Similar research has been conducted into the effect on honey. It was found that the antioxidant properties of honey may increase through heating: “When honey is cooked, it appears to acquire additional, functionally important antioxidants”, according to related studies at Clemson University in South Carolina.
So, to heat or not to heat? The simple answer is to use your honey straight from the jar by teaspoon, and use it in hot drinks also. That way you have the best of both worlds, unheated with its live enzymes intact, and its increased antioxidant levels when heated.
Honey is much more than just a sweetener, it has real nutritional properties that provide us with potent antioxidants and a host of other nutritional benefits.
By embracing honey into your everyday diet, you may help your body help itself – fighting and removing toxins, viral infections and providing useful energy that is not derived from harmful sucrose.
Honey acts as the perfect accompaniment to royal jelly – adding a touch of sweetness and flavor, and naturally preserving the liquid royal jelly, avoiding the need for refrigeration or preservatives.
Honey, mankind’s oldest sweetener, is being rediscovered as a natural source of energy with the added benefit of having potent medicinal and therapeutic properties.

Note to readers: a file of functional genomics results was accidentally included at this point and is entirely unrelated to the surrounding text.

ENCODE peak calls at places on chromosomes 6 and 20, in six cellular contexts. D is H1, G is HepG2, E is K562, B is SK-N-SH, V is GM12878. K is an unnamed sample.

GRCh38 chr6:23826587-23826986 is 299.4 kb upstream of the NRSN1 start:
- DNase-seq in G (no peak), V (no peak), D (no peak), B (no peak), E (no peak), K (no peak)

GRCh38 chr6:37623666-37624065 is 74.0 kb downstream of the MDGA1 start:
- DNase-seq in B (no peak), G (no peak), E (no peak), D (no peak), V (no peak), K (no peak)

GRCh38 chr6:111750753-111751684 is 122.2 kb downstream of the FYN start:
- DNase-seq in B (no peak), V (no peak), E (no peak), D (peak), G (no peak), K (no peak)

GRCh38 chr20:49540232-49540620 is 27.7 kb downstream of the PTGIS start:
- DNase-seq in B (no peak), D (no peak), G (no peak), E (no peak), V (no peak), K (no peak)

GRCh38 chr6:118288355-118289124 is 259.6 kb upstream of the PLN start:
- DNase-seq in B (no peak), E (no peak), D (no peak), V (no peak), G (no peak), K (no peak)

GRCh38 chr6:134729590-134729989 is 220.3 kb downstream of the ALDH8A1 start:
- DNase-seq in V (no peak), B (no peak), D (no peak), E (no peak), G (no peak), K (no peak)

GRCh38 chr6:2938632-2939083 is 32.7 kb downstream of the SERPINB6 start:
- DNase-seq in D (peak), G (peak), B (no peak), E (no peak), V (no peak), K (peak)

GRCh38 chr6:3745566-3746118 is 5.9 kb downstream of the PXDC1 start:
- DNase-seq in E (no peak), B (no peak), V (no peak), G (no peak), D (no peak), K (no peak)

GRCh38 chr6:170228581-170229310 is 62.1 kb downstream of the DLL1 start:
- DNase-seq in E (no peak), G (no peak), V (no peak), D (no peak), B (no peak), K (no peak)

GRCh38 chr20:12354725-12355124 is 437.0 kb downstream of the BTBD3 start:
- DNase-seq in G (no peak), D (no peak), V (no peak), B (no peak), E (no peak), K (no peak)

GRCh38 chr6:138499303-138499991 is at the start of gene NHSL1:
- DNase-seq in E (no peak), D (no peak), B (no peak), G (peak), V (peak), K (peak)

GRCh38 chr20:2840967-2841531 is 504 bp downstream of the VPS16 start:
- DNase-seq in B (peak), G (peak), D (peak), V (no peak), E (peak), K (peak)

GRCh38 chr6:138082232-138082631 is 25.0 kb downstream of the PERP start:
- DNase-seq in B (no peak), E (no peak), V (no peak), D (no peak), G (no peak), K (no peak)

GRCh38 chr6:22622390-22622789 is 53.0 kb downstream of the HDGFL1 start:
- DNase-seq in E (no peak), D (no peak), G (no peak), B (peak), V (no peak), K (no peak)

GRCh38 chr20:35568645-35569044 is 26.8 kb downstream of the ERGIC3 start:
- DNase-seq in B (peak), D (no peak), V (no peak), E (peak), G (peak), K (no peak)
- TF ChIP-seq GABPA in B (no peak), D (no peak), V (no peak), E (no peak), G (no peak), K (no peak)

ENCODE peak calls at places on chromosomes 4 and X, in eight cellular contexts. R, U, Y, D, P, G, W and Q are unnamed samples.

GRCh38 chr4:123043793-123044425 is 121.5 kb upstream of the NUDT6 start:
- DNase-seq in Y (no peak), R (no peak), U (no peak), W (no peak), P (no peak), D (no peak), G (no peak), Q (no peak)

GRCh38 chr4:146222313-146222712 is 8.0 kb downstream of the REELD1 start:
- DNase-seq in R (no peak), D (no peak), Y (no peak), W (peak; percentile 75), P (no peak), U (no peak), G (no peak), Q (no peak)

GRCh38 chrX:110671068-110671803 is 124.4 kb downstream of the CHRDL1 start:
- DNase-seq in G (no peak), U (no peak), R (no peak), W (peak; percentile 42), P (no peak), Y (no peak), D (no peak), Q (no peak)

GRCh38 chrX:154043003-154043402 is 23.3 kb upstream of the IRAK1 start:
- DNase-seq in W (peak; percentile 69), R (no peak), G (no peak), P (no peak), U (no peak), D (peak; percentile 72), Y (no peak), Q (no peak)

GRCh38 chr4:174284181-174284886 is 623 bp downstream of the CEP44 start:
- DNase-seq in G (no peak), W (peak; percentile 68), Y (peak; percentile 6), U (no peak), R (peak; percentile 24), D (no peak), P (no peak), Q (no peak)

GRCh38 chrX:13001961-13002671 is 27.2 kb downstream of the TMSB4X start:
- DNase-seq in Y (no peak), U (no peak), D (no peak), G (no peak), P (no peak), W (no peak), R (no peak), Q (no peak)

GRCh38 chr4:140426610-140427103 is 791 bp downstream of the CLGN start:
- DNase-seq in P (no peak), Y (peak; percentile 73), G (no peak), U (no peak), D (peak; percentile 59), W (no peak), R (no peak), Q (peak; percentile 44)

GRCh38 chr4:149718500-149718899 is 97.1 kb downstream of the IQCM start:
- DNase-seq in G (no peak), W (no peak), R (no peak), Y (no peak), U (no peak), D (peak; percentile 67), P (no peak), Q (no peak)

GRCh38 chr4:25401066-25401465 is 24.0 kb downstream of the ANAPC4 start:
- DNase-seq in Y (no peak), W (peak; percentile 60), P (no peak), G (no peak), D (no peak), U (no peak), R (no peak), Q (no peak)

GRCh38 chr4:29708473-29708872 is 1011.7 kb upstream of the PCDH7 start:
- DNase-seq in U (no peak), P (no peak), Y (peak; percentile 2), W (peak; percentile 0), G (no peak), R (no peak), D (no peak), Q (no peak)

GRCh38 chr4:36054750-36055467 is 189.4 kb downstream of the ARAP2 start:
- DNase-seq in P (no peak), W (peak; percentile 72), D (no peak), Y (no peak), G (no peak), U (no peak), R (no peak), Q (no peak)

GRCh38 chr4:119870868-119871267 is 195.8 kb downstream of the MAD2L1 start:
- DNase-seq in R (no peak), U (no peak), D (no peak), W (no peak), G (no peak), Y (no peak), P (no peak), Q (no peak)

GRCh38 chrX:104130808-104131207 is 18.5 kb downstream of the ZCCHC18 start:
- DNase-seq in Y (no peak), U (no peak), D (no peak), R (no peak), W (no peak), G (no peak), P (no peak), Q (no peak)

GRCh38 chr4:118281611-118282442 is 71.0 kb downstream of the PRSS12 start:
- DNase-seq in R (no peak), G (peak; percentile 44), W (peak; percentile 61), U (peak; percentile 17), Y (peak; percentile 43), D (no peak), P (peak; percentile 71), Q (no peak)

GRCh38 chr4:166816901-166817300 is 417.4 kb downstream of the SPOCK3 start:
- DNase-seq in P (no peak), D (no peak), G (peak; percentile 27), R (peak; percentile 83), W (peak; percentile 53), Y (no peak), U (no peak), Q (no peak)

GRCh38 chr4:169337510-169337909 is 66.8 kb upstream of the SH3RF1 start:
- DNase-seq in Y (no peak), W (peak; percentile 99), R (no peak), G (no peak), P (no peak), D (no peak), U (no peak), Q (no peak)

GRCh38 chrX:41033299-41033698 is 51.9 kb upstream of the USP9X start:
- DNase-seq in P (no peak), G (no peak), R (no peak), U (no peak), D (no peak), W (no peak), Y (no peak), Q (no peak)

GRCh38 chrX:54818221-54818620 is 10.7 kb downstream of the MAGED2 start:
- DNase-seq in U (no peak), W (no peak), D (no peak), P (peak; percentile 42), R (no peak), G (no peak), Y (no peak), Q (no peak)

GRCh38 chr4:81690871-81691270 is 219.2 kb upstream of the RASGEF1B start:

There is clear medical research indicating that Bee Products are very special substances when it comes to their nutritional properties and your health.
Bees are perhaps the oldest living species on our planet, and it is no accident that they have remained unchanged in their existence for many millions of years.
Mother Nature created a perfect environment when creating the honeybee, and at the same time equipped the honeybee with all of the tools required for longevity, come what may.
Fortunately for mankind, the industrious little insect with the gentle sting is more than capable of creating its nutritious produce in sufficient quantities for man to enjoy.
Perhaps the sting was designed to draw attention to the otherwise innocuous little insect, as a way of prodding and awakening us to the power of its wares.
Take the time to seek out and enjoy quality bee products, embrace them into your every day diet like you would with any conventional foods, and enjoy the energizing, protecting and invigorating power of the beehive.